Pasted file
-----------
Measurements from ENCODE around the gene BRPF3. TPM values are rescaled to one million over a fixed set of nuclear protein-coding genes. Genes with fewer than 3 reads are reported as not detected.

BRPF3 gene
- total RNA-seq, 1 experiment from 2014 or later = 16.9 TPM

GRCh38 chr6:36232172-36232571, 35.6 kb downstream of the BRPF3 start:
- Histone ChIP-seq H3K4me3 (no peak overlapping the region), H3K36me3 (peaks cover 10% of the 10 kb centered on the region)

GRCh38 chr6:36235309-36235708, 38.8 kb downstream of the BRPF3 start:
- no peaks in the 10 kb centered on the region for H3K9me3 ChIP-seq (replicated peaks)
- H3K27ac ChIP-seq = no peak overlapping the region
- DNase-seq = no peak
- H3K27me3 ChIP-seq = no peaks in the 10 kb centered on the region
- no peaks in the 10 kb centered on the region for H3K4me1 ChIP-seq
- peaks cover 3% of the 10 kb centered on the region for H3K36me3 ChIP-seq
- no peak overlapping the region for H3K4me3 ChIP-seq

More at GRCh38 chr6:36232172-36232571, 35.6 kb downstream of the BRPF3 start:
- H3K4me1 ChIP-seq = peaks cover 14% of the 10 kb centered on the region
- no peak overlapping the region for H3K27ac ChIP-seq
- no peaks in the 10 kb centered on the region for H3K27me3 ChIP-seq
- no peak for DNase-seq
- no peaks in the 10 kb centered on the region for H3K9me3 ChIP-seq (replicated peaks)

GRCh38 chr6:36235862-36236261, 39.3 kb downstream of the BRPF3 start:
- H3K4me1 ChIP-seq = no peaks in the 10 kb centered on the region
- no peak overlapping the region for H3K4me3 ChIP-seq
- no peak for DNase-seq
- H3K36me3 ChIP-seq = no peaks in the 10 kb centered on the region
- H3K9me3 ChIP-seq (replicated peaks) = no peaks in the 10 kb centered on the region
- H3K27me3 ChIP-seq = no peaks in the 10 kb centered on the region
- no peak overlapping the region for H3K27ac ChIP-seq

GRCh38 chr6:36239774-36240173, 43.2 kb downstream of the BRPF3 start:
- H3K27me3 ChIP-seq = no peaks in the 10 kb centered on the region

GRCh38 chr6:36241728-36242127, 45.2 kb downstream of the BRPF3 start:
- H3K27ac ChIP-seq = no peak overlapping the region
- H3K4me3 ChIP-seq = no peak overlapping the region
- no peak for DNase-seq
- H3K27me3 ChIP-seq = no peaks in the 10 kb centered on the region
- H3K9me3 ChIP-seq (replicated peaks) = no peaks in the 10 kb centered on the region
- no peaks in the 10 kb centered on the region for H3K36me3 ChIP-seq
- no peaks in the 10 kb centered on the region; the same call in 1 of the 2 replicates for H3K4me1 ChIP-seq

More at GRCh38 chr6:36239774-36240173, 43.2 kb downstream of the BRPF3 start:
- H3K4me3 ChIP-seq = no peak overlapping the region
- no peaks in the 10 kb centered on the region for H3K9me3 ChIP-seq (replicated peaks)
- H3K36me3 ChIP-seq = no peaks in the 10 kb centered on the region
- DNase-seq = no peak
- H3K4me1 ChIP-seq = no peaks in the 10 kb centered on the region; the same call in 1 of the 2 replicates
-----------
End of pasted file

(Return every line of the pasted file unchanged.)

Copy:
Measurements from ENCODE around the gene BRPF3. TPM values are rescaled to one million over a fixed set of nuclear protein-coding genes. Genes with fewer than 3 reads are reported as not detected.

BRPF3 gene
- total RNA-seq, 1 experiment from 2014 or later = 16.9 TPM

GRCh38 chr6:36232172-36232571, 35.6 kb downstream of the BRPF3 start:
- Histone ChIP-seq H3K4me3 (no peak overlapping the region), H3K36me3 (peaks cover 10% of the 10 kb centered on the region)

GRCh38 chr6:36235309-36235708, 38.8 kb downstream of the BRPF3 start:
- no peaks in the 10 kb centered on the region for H3K9me3 ChIP-seq (replicated peaks)
- H3K27ac ChIP-seq = no peak overlapping the region
- DNase-seq = no peak
- H3K27me3 ChIP-seq = no peaks in the 10 kb centered on the region
- no peaks in the 10 kb centered on the region for H3K4me1 ChIP-seq
- peaks cover 3% of the 10 kb centered on the region for H3K36me3 ChIP-seq
- no peak overlapping the region for H3K4me3 ChIP-seq

More at GRCh38 chr6:36232172-36232571, 35.6 kb downstream of the BRPF3 start:
- H3K4me1 ChIP-seq = peaks cover 14% of the 10 kb centered on the region
- no peak overlapping the region for H3K27ac ChIP-seq
- no peaks in the 10 kb centered on the region for H3K27me3 ChIP-seq
- no peak for DNase-seq
- no peaks in the 10 kb centered on the region for H3K9me3 ChIP-seq (replicated peaks)

GRCh38 chr6:36235862-36236261, 39.3 kb downstream of the BRPF3 start:
- H3K4me1 ChIP-seq = no peaks in the 10 kb centered on the region
- no peak overlapping the region for H3K4me3 ChIP-seq
- no peak for DNase-seq
- H3K36me3 ChIP-seq = no peaks in the 10 kb centered on the region
- H3K9me3 ChIP-seq (replicated peaks) = no peaks in the 10 kb centered on the region
- H3K27me3 ChIP-seq = no peaks in the 10 kb centered on the region
- no peak overlapping the region for H3K27ac ChIP-seq

GRCh38 chr6:36239774-36240173, 43.2 kb downstream of the BRPF3 start:
- H3K27me3 ChIP-seq = no peaks in the 10 kb centered on the region

GRCh38 chr6:36241728-36242127, 45.2 kb downstream of the BRPF3 start:
- H3K27ac ChIP-seq = no peak overlapping the region
- H3K4me3 ChIP-seq = no peak overlapping the region
- no peak for DNase-seq
- H3K27me3 ChIP-seq = no peaks in the 10 kb centered on the region
- H3K9me3 ChIP-seq (replicated peaks) = no peaks in the 10 kb centered on the region
- no peaks in the 10 kb centered on the region for H3K36me3 ChIP-seq
- no peaks in the 10 kb centered on the region; the same call in 1 of the 2 replicates for H3K4me1 ChIP-seq

More at GRCh38 chr6:36239774-36240173, 43.2 kb downstream of the BRPF3 start:
- H3K4me3 ChIP-seq = no peak overlapping the region
- no peaks in the 10 kb centered on the region for H3K9me3 ChIP-seq (replicated peaks)
- H3K36me3 ChIP-seq = no peaks in the 10 kb centered on the region
- DNase-seq = no peak
- H3K4me1 ChIP-seq = no peaks in the 10 kb centered on the region; the same call in 1 of the 2 replicates